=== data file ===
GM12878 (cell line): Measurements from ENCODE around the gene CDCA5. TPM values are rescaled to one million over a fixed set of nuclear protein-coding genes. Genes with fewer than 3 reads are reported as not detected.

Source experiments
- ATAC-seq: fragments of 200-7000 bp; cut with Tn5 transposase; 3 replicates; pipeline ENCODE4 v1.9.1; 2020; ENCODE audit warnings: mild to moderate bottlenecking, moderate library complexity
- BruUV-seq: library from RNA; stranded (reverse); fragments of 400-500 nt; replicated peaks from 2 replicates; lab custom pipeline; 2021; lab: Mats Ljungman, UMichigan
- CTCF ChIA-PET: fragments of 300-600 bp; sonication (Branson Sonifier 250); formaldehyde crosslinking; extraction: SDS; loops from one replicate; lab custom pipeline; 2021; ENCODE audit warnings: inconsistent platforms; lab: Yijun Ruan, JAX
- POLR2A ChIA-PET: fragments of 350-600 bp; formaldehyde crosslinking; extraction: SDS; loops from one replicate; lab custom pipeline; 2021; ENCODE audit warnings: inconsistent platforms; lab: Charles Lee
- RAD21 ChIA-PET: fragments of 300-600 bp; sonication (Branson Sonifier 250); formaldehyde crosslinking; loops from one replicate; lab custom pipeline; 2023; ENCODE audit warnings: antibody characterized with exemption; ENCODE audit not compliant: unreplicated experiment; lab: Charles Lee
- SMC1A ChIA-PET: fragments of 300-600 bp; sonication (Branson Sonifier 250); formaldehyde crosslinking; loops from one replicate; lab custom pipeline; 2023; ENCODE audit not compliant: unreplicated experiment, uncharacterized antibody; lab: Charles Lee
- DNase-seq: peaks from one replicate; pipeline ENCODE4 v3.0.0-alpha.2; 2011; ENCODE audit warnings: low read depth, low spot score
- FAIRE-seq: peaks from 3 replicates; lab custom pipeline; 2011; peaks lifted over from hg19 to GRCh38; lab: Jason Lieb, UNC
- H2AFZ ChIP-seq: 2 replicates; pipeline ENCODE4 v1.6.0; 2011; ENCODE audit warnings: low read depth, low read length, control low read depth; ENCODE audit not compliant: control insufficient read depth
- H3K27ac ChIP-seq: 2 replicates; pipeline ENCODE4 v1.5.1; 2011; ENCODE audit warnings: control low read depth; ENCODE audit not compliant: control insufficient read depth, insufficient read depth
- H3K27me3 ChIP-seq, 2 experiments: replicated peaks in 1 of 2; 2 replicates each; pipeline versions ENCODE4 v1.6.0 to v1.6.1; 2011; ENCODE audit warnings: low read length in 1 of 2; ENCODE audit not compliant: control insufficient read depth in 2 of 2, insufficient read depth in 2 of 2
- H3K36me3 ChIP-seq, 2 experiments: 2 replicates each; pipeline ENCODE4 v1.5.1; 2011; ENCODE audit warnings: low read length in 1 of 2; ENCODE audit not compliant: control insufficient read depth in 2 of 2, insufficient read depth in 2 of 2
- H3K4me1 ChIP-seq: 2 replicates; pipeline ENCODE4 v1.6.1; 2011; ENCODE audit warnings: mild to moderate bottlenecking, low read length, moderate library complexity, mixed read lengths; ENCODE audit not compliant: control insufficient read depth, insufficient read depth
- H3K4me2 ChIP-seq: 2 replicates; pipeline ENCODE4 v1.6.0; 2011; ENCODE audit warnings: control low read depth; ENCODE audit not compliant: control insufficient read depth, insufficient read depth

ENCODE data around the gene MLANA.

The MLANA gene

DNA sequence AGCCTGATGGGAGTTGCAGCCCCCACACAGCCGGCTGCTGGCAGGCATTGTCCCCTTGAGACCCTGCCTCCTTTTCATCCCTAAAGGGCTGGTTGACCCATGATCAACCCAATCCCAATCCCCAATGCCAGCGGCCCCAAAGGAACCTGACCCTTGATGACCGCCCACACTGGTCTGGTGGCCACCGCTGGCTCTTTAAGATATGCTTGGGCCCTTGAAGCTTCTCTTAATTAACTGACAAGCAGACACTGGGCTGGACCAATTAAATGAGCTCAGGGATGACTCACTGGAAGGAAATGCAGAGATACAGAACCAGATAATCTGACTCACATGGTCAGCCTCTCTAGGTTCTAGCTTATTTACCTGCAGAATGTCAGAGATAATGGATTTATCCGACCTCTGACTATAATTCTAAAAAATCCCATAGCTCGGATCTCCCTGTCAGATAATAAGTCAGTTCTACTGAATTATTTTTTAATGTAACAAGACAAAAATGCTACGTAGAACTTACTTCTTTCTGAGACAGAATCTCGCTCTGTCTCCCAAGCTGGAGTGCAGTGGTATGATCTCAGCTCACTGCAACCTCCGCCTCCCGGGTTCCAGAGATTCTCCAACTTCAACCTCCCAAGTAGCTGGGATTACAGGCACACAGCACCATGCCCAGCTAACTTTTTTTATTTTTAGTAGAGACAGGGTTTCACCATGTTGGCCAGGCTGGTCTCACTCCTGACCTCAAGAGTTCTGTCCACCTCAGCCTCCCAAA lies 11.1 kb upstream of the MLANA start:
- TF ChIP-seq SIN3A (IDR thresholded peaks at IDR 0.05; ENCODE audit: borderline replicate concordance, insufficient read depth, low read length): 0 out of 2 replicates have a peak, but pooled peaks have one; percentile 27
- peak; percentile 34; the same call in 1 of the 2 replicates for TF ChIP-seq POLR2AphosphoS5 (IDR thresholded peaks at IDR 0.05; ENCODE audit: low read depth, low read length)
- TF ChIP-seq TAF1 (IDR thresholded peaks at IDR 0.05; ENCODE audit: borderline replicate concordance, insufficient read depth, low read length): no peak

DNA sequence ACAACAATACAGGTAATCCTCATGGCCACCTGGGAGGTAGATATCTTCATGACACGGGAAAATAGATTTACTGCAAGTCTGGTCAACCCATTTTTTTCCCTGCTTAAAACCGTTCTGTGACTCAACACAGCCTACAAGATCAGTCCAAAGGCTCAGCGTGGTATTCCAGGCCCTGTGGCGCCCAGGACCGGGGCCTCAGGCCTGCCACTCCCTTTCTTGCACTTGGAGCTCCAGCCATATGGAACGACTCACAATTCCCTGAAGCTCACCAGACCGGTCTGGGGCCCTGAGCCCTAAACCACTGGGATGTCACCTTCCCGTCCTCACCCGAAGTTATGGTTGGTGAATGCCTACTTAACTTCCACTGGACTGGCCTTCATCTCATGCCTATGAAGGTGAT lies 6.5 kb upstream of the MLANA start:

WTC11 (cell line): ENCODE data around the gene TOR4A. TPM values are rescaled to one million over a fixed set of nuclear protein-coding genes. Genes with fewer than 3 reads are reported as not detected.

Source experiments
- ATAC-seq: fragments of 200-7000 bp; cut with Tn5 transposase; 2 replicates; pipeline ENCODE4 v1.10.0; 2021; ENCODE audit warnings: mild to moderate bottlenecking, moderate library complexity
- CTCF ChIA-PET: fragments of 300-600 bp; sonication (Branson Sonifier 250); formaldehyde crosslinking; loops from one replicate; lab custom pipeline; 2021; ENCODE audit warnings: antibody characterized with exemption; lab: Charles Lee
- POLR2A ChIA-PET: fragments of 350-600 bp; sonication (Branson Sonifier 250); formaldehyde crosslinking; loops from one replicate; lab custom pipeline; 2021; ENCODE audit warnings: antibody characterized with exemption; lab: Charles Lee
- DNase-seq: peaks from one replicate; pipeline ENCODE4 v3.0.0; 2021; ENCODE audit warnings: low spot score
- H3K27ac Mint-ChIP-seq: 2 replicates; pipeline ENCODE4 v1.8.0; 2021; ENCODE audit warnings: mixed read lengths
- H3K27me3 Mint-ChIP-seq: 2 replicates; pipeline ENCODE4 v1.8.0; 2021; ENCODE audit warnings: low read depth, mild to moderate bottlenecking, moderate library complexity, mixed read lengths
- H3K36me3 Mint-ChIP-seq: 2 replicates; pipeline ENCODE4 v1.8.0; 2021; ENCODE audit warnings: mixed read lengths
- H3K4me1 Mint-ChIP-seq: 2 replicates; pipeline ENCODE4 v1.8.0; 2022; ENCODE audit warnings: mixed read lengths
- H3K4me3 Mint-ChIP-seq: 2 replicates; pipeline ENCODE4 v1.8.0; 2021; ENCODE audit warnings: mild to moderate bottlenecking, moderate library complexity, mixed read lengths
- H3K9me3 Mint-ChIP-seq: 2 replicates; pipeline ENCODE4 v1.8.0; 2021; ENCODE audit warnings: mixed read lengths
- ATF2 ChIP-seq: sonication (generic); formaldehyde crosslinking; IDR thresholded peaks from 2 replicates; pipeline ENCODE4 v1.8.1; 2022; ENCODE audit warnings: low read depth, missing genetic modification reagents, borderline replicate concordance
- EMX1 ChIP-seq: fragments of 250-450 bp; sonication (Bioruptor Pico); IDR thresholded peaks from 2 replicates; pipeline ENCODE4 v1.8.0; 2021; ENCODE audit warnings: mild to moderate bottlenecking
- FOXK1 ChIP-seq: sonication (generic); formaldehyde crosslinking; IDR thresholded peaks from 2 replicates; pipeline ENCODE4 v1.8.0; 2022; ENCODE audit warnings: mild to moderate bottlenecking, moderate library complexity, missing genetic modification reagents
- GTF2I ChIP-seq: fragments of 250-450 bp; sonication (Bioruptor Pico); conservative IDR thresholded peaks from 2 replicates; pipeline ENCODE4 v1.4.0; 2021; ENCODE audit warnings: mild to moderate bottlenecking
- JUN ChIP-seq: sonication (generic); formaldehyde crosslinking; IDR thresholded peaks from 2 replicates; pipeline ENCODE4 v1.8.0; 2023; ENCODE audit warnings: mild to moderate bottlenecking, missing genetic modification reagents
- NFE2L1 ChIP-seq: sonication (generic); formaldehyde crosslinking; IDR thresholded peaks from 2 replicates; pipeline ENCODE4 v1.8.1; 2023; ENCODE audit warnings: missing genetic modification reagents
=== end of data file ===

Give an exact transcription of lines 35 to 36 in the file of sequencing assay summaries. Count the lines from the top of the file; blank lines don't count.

- H3K9me3 Mint-ChIP-seq: 2 replicates; pipeline ENCODE4 v1.8.0; 2021; ENCODE audit warnings: mixed read lengths
- ATF2 ChIP-seq: sonication (generic); formaldehyde crosslinking; IDR thresholded peaks from 2 replicates; pipeline ENCODE4 v1.8.1; 2022; ENCODE audit warnings: low read depth, missing genetic modification reagents, borderline replicate concordance